This year at the CANHEIT (Canadian Higher Education Information Technology) conference, two of our IST staff members were honoured for their work with Compute Canada supporting researchers across the country.
Kamil Marcinkowski won the Team Choice award thanks to several nominations from his Compute Canada colleagues. Kamil helped create and is currently running Compute Canada’s scheduling team, an endeavour that is propelling research forward. He also sits on the Resource Allocation Competition (RAC) administrative committee, participates in Research Data Management Week, and still finds time to consult researchers and help solve their problems.
Masao Fujinaga won the Career Achievement award, a category created specifically for Masao to recognize his long-standing service. Before retiring in April, Masao spent 18 years at the U of A supporting users across Canada in research computing. More than 10 percent of all user-support requests were answered by Masao, and he installed nearly 35 percent of all the software packages of the Compute Canada software stack. Last year alone, Masao closed over 800 tickets.
Here’s a closer look at the extraordinary work these two have accomplished.
Kamil Marcinkowski — Team Choice Award
Q: Can you tell me about the work you did that qualified you for this award?
Kamil: I created and ran Compute Canada’s scheduling team. We started off as a very small microteam, but it needed a lot of work as a bigger team, and it needed a lot of communication coordination. We’ve been a national team since September. Before, each region did their own scheduling. Now, we’re doing everything the same way, with one login, so it really simplifies things for the users.
Q: What does an average workday look like for you?
Kamil: There is no average for me. I wear a number of hats. One, I run this scheduling national team. I am also the Site Lead for WestGrid here, so I do some administrative tasks for WestGrid and consult with the researchers here. Because I’m the head of the scheduling national team, I’m also on the RAC administrative team for Compute Canada. If researchers have issues, or if someone needs access to computer resources on campus, I’m handling that since Masao retired. We recently held Research Data Management Week, and I ran some of those sessions myself. I also do online presentations for Compute Canada. I do a little bit of everything.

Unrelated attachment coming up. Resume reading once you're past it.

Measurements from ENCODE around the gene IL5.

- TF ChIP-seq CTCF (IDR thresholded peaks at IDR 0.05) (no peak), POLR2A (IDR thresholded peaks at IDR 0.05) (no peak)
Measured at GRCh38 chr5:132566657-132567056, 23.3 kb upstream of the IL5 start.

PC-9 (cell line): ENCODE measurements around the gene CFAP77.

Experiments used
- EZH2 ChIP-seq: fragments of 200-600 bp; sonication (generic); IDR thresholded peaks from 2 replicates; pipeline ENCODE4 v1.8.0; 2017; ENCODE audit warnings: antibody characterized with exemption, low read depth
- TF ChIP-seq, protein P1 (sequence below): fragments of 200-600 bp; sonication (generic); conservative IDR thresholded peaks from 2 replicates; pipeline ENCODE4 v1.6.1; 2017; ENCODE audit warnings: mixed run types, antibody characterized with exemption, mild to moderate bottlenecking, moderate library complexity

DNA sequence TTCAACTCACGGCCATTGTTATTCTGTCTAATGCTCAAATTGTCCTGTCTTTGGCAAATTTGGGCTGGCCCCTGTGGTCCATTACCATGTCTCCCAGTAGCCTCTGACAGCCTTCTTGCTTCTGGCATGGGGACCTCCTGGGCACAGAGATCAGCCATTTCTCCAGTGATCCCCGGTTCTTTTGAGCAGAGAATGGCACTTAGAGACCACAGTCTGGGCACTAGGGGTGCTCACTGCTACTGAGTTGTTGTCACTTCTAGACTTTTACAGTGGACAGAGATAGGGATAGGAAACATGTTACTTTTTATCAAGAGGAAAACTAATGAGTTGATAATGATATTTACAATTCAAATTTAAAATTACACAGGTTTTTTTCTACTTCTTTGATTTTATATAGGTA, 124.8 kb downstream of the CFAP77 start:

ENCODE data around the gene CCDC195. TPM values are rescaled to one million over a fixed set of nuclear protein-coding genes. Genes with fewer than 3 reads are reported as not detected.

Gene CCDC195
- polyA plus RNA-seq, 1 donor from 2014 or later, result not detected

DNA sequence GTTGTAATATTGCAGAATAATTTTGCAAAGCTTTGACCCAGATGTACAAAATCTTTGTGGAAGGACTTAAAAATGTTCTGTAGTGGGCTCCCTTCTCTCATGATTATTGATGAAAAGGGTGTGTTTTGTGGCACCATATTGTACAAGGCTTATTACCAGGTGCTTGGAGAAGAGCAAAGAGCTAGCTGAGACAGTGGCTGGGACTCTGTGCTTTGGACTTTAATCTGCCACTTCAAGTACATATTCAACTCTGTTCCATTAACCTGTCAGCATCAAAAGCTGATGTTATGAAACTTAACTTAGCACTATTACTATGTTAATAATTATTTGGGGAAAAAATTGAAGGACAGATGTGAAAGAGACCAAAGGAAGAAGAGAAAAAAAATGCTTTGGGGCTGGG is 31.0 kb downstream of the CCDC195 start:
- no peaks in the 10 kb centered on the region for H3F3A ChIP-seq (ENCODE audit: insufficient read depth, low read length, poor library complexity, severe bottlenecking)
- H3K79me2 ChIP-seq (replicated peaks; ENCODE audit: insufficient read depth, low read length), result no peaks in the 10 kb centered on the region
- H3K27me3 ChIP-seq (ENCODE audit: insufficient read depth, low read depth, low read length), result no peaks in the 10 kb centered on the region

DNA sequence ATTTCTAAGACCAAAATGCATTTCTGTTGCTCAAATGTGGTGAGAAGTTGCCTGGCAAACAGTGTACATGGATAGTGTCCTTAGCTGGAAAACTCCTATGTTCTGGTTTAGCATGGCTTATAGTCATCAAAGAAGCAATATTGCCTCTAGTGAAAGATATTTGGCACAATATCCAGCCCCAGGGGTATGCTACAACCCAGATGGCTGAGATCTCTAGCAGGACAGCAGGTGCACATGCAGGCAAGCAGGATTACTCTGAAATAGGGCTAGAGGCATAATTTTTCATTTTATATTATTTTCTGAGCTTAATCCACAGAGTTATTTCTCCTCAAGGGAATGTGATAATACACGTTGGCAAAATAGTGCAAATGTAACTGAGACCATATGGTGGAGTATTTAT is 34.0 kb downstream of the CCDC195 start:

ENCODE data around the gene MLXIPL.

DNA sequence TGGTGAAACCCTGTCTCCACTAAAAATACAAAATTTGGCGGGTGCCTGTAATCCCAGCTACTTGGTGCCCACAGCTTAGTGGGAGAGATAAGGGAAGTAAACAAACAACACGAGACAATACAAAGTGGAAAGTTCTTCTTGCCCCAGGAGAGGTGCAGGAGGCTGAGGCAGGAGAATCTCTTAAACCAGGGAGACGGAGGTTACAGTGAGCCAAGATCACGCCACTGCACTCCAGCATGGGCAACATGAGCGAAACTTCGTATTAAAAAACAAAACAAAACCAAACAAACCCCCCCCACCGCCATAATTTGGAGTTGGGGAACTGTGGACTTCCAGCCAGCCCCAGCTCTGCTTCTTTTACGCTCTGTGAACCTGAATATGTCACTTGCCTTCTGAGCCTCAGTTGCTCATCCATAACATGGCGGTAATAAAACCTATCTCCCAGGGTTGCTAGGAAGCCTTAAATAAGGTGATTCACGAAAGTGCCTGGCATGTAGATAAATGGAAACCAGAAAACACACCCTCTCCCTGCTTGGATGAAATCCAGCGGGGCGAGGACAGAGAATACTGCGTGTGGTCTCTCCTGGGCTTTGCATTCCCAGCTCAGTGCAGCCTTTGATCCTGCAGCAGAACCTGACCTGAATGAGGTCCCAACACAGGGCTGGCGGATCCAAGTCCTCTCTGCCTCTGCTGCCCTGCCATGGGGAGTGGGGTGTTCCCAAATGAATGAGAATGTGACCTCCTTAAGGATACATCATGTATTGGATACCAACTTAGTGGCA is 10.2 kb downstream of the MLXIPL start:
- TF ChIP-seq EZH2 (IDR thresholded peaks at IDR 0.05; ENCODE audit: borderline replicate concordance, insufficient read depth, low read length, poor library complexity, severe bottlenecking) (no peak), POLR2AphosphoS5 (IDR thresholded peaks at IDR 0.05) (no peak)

Q: Can you tell me about your educational and work background?
Kamil: My educational background was here at the University of Alberta, where I got my computing science degree. Then I graduated just as the dot-com crash happened, so that was great timing. There were basically no jobs in the field when I graduated. Years later, everything changed, and all of a sudden my phone started ringing. The U of A was looking for someone to fill a junior high-performance computing role, so I started off installing software and Linux systems and learning more about high-performance computing. Thirteen years later, here I am.
Q: How does your work push the university forward?
Kamil: We provide researchers with the computing resources they need. We also provide training on how to use those resources, we solve some of their problems in getting them capable of running, and we help researchers with their RAC applications. With the scheduling team in particular, we needed to get all these different kinds of researchers running across the country, and we wanted to be fair and efficient and integrated with all these other systems. My work enables research across Canada.